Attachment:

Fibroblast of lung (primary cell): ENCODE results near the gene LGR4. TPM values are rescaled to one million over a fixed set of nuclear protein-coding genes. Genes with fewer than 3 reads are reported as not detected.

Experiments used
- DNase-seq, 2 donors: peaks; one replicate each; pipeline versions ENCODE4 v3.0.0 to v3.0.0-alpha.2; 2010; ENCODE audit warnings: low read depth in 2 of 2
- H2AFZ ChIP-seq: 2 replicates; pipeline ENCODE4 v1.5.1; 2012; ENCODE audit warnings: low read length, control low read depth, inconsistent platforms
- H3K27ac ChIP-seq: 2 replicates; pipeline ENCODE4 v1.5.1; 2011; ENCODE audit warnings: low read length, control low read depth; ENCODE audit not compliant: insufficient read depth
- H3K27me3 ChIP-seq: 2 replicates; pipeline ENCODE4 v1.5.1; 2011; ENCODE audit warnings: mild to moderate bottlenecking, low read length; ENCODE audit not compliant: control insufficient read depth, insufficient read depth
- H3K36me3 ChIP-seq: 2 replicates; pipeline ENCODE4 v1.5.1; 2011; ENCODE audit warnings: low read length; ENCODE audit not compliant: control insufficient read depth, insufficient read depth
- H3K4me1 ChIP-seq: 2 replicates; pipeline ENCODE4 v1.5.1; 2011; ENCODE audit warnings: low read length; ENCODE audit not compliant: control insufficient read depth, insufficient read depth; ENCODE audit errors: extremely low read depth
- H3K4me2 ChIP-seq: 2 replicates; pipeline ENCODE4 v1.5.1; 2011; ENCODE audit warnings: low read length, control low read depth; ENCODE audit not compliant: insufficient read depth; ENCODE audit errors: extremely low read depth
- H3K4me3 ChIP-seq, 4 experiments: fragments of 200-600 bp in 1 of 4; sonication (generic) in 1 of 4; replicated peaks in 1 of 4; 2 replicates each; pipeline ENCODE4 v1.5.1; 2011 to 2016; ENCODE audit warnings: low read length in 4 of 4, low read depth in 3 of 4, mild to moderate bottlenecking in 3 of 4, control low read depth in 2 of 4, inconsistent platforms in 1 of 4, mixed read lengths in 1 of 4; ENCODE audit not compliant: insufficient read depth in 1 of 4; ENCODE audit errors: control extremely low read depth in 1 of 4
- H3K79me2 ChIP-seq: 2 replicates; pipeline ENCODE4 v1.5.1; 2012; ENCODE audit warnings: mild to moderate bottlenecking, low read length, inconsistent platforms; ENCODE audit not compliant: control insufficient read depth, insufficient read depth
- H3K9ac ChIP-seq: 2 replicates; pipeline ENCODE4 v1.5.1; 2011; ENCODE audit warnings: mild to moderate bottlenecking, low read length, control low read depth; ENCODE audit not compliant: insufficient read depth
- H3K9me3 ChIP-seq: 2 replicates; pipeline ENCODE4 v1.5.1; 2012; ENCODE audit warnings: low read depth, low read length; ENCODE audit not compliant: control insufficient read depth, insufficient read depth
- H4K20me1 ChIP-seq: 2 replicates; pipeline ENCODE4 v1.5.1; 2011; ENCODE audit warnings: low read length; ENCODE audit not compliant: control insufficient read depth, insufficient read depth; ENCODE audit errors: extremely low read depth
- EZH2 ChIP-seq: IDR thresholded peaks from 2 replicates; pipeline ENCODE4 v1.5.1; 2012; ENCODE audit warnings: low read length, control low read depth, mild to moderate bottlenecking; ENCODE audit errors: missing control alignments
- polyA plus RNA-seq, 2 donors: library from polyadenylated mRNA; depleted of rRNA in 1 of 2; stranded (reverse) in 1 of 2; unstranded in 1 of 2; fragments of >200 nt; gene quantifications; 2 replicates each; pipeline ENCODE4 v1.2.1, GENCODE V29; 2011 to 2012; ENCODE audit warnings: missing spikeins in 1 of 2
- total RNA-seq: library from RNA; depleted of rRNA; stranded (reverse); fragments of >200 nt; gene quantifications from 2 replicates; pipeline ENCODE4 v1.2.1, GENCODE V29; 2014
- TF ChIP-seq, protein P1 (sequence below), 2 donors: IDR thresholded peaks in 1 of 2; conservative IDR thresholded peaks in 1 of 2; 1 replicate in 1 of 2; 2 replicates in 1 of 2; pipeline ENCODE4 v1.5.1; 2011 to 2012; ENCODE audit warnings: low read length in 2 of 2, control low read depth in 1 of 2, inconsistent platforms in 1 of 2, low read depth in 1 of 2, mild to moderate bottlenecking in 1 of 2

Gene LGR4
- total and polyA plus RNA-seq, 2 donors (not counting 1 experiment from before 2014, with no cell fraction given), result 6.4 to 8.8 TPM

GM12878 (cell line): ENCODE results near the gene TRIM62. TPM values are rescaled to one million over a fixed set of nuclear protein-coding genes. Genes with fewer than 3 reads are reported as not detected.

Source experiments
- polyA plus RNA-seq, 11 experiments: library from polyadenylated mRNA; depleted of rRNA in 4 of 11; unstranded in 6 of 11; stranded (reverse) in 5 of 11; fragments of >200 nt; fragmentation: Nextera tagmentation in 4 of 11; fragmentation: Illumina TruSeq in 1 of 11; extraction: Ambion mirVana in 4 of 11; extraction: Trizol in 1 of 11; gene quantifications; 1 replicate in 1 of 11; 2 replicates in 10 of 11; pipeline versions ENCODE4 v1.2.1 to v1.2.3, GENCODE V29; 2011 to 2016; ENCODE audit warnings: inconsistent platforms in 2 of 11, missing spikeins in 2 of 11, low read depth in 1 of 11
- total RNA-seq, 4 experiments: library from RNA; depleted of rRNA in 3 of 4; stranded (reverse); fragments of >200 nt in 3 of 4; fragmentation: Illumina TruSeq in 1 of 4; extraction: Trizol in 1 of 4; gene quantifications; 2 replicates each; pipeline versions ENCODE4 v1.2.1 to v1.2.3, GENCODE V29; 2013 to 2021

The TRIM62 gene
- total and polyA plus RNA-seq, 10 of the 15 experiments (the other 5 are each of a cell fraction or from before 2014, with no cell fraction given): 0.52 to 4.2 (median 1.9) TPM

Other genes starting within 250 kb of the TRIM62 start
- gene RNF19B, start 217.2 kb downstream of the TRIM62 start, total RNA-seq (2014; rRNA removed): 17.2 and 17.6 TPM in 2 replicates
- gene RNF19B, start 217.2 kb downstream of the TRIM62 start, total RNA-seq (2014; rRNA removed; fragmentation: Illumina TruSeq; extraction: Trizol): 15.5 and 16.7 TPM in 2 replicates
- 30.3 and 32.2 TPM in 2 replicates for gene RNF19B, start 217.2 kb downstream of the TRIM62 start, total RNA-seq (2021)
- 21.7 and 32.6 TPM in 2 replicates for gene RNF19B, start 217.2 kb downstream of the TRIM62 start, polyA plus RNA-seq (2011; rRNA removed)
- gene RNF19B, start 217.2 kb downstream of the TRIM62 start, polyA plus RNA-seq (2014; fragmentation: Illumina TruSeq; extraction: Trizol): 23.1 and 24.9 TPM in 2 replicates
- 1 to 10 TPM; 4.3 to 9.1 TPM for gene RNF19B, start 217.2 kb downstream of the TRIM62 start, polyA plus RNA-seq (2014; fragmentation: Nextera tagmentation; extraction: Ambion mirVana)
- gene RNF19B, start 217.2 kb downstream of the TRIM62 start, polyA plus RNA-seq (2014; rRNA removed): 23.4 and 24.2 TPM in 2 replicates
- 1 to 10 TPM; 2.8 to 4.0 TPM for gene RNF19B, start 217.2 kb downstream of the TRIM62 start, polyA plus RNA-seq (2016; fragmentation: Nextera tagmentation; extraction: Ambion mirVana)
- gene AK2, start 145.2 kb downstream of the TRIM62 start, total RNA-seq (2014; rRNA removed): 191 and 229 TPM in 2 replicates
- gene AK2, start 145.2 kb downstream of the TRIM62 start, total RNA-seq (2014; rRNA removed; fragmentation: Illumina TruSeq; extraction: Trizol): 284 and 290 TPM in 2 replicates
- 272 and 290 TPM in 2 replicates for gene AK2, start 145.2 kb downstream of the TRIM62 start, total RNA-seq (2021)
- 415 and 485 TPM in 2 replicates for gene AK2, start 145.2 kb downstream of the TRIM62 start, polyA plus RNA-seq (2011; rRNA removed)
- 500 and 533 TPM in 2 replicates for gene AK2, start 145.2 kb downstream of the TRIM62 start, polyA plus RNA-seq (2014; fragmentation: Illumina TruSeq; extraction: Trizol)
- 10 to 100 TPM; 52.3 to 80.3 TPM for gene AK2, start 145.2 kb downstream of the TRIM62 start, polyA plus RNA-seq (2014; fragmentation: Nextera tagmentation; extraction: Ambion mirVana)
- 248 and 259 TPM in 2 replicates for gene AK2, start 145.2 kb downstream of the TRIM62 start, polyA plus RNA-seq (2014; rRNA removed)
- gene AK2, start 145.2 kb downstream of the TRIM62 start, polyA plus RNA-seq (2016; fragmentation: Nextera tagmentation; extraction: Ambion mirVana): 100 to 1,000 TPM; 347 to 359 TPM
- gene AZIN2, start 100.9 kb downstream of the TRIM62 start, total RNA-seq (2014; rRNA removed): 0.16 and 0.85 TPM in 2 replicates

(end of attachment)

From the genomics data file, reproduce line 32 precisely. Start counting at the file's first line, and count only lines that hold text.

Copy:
- gene RNF19B, start 217.2 kb downstream of the TRIM62 start, polyA plus RNA-seq (2014; fragmentation: Illumina TruSeq; extraction: Trizol): 23.1 and 24.9 TPM in 2 replicates